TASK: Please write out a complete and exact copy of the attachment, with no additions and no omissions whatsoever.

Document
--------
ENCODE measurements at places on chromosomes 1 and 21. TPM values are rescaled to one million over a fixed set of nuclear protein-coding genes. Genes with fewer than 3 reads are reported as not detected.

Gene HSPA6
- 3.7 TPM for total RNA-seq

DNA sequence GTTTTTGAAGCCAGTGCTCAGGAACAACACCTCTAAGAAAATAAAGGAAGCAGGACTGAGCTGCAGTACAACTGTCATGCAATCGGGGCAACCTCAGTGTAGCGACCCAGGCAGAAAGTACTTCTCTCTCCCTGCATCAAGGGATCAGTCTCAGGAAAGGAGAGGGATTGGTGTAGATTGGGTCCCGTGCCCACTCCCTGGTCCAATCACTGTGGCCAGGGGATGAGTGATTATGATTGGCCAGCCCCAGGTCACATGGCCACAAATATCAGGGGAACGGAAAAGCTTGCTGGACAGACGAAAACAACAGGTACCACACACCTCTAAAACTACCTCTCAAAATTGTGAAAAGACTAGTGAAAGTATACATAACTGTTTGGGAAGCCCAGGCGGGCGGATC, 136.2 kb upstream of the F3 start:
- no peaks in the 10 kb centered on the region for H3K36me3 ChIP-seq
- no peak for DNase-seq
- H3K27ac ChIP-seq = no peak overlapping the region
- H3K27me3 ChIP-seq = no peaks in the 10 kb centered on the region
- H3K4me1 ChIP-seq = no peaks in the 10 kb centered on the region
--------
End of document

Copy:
ENCODE measurements at places on chromosomes 1 and 21. TPM values are rescaled to one million over a fixed set of nuclear protein-coding genes. Genes with fewer than 3 reads are reported as not detected.

Gene HSPA6
- 3.7 TPM for total RNA-seq

DNA sequence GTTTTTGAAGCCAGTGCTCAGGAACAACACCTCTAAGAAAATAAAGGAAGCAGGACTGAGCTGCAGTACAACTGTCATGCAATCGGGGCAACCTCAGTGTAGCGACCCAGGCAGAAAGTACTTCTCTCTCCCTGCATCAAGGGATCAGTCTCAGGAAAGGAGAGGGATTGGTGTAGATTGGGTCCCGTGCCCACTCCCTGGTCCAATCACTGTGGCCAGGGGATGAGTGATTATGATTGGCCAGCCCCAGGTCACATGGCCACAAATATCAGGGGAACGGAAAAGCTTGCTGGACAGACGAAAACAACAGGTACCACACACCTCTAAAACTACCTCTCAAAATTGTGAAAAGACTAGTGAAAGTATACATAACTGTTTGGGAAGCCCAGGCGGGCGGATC, 136.2 kb upstream of the F3 start:
- no peaks in the 10 kb centered on the region for H3K36me3 ChIP-seq
- no peak for DNase-seq
- H3K27ac ChIP-seq = no peak overlapping the region
- H3K27me3 ChIP-seq = no peaks in the 10 kb centered on the region
- H3K4me1 ChIP-seq = no peaks in the 10 kb centered on the region